Airlines Get Ready for Takeoff this Summer
Pent Up Demand Drives Bookings
American Airlines (AAL) is planning to return to an almost normal summer schedule as more people receive COVID-19 vaccinations and begin to travel again. After more than a year of lockdowns and pandemic restrictions, there’s pent up demand for travel.
American Airlines and several other carriers have added flights within the US as well as to Mexico and the Caribbean as demand increases. The summer tends to be the busiest and most profitable time of year for airlines. Last summer schedules had to be scaled back after rising coronavirus cases led to more travel restrictions in the US and around the world. With vaccinations now rolling out at a rapid pace, airlines finally expect demand for flights to get close to pre-pandemic levels.
American Airlines to Offer Over 90% of Pre-Pandemic Seating Capacity
This summer, American Airlines plans to offer more than 90% of its pre-pandemic seating capacity in the US and about 80% of its international capacity. The airline operator will fly 150 new routes, and will focus on taking passengers to places with outdoor leisure options like national parks and beaches. American Airlines is also adding weekly nonstop flights to Orlando from eight cities.
So far, customers seem eager to book flights for summer travel. “Despite continuing to add more and more capacity in these markets, the bookings just keep coming,” said Brian Znotins, American Airlines’ Vice President of Network and Scheduling.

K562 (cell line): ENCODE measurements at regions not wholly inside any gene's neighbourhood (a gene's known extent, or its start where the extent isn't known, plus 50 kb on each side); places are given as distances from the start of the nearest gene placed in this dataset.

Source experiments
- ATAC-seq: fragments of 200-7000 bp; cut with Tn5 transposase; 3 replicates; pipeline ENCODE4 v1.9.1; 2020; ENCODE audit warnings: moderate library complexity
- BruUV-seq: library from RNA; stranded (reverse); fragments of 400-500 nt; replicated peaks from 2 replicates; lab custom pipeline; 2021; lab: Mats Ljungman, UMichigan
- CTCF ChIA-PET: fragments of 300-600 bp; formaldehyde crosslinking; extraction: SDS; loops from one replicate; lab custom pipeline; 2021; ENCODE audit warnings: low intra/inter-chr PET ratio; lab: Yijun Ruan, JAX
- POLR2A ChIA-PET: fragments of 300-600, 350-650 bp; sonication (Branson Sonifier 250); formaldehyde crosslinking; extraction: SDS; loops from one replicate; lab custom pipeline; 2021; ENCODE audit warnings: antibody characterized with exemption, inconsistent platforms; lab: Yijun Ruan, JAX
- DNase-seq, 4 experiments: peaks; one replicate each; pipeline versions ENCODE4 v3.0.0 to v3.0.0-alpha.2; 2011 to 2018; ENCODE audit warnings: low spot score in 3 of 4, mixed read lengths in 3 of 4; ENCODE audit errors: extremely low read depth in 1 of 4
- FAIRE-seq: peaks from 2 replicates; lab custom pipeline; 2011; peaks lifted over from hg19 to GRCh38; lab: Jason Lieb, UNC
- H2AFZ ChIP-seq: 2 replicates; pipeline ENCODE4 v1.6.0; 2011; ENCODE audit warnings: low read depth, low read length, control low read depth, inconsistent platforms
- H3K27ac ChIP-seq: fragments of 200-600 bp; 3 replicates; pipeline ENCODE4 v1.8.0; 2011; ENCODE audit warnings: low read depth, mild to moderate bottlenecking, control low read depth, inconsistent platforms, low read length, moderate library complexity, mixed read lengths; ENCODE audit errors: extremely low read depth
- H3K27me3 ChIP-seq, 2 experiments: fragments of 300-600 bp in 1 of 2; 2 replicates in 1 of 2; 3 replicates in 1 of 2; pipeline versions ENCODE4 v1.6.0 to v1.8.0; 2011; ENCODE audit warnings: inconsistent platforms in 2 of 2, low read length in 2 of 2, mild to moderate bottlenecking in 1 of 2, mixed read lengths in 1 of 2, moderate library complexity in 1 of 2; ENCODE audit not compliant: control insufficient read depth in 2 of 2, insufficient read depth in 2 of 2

Concerns for Airlines
The airline industry’s summer plans could backfire if new cases of COVID-19 continue to rise in some states across the country. Michigan just resumed lockdown restrictions in response to an increase of cases for a more transmissible virus variant. Tuesday, the FDA decided to pause rollout of the Johnson & Johnson (JNJ) COVID-19 vaccine because of six cases of blood clotting in people who received the shot. This has caused some to worry that it will now take longer than expected for the US to achieve herd immunity.
Additionally, demand for international travel and flights in parts of the Northeast is still lackluster. The airline industry hasn’t seen a pickup in business travel either. Despite these remaining challenges, airlines are optimistic that this past year of turbulence is almost over.
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